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number of landmarks is large and/or the objects are three-dimension-
al. It is not uncommon in medical research to need at least 10, 15, or
more landmarks to represent an object reasonably. In such a situation,
the exact shape distribution is extremely complicated as can be seen
below. Notice that it involves telescoping sums whose number of com-
ponents increase geometrically with the number of landmarks.
In the following, we briefly discuss the exact distribution of the
shape coordinates, sometimes referred to as the Mardia-Dryden distri-
bution. For the details of the derivation, the reader should refer to
Dryden and Mardia (1991,1992). Their paper deals only with two-
dimensional objects and we restrict our attention to that case. For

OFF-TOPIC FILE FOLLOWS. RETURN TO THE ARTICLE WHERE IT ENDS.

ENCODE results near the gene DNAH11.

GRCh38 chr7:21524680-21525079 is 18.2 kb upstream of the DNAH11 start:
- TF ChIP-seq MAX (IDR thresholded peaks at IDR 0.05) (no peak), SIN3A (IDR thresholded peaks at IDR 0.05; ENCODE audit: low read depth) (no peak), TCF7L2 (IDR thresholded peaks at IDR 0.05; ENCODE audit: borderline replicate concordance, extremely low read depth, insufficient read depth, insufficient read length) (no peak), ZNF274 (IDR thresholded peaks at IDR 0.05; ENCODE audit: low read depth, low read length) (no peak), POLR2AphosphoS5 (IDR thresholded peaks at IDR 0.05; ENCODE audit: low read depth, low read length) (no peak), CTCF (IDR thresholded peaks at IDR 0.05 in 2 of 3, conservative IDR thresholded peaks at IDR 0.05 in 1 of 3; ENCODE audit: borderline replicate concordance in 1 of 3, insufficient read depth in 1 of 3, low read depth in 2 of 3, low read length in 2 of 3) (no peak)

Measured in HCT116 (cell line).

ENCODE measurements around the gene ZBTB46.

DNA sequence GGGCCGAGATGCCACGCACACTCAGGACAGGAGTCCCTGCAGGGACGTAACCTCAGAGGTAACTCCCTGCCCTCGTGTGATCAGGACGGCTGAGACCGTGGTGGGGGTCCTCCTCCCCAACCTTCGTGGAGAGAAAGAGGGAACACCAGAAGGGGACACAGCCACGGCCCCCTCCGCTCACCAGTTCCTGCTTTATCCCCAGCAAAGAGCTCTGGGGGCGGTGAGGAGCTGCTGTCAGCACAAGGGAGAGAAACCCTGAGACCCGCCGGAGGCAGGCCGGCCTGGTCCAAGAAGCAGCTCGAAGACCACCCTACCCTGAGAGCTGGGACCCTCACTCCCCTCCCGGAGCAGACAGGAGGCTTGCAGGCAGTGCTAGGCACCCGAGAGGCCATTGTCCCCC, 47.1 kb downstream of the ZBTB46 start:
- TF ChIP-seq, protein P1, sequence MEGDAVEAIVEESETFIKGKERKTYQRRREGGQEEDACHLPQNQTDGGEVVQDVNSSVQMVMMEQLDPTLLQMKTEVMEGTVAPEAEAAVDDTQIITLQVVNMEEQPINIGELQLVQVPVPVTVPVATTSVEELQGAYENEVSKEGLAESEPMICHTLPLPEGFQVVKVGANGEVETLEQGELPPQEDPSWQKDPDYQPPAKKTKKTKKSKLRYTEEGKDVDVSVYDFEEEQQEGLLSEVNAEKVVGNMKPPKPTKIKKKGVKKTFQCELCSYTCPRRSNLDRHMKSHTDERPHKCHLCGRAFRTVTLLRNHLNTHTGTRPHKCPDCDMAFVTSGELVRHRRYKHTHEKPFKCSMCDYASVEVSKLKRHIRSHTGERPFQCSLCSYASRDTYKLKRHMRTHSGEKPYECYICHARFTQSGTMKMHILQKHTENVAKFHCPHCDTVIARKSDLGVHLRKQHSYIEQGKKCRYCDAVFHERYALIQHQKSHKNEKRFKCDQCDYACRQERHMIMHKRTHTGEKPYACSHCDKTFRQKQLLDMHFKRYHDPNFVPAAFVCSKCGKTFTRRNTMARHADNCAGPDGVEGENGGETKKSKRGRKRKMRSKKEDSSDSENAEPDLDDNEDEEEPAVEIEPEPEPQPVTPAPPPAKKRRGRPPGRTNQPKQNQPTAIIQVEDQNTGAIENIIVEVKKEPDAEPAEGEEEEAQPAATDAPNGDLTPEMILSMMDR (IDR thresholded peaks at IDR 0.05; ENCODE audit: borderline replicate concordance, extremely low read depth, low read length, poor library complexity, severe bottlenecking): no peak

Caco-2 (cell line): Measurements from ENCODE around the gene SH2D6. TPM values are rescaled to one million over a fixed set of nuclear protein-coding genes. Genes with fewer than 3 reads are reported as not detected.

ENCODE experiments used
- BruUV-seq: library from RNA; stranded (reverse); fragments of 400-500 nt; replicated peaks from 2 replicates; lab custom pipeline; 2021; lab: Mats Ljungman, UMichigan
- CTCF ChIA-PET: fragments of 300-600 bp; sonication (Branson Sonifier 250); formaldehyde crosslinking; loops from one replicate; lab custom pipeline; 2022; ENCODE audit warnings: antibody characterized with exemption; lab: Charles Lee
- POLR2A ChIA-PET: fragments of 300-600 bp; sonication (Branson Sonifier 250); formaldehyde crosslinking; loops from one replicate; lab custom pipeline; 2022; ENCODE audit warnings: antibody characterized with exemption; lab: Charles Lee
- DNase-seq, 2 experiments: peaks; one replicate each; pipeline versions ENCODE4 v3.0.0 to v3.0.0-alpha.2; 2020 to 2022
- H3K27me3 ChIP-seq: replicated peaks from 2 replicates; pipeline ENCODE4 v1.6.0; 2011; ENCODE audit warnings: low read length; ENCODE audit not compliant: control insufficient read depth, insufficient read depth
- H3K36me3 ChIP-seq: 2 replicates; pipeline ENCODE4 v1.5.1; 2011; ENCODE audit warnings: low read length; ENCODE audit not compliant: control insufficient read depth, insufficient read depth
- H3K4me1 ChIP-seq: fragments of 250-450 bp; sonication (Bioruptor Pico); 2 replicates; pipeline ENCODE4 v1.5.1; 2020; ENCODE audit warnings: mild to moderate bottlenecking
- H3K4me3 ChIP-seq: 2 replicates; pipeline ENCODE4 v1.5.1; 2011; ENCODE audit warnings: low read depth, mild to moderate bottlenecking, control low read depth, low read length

generalizations and details, the reader may refer to Dryden and
Mardia (1998).
a) Definition of Kendall shape variables
Let X be a K 2 landmark coordinate matrix and let X c = C 1 X be the
centered landmark coordinate matrix where C 1 = diag ( H 1 , H 1 ) and
H 1 T is the usual Helmert matrix without the first column. Notice that
this centering matrix is different than the centering matrix L intro-
duced earlier in this chapter. Define new variables as follows:
for i
2) variables. These are
called Kendall Shape variables. Let us denote the shape variables by a
1,2,…, K
2. Notice that there are 2( K
vector S , where
b) The probability density function for the Kendall Shape vari-
ables
Assume that vec ( X )~ N ( vec ( M ),
) .
First define new vectors U + and V + as follows:
U +
V + = (1,
(1, U 1 , U 2 ,…, U K -2 ,0, V 1 , V 2 ,…, V K -2 )
and
V 1 ,
V 2 ,…,
V K -2 ,0, U 1 , U 2 ,…, U K -2 ) . Let M *
*
C T .
C { vec ( M )},
C
Define new matrices:
é
ù
é
ù
C = U + T
* - 1
U + U + T
* - 1
˙ , b= M * T
* - 1
W
W
V +
W
U +
ê
ê
ú ˙
V + T
* - 1
V + T
* - 1
M * T
* - 1
W
U +
W
V +
W
V +
ë
û
ë
û
M *T
* -1 U +
T C -1
and g
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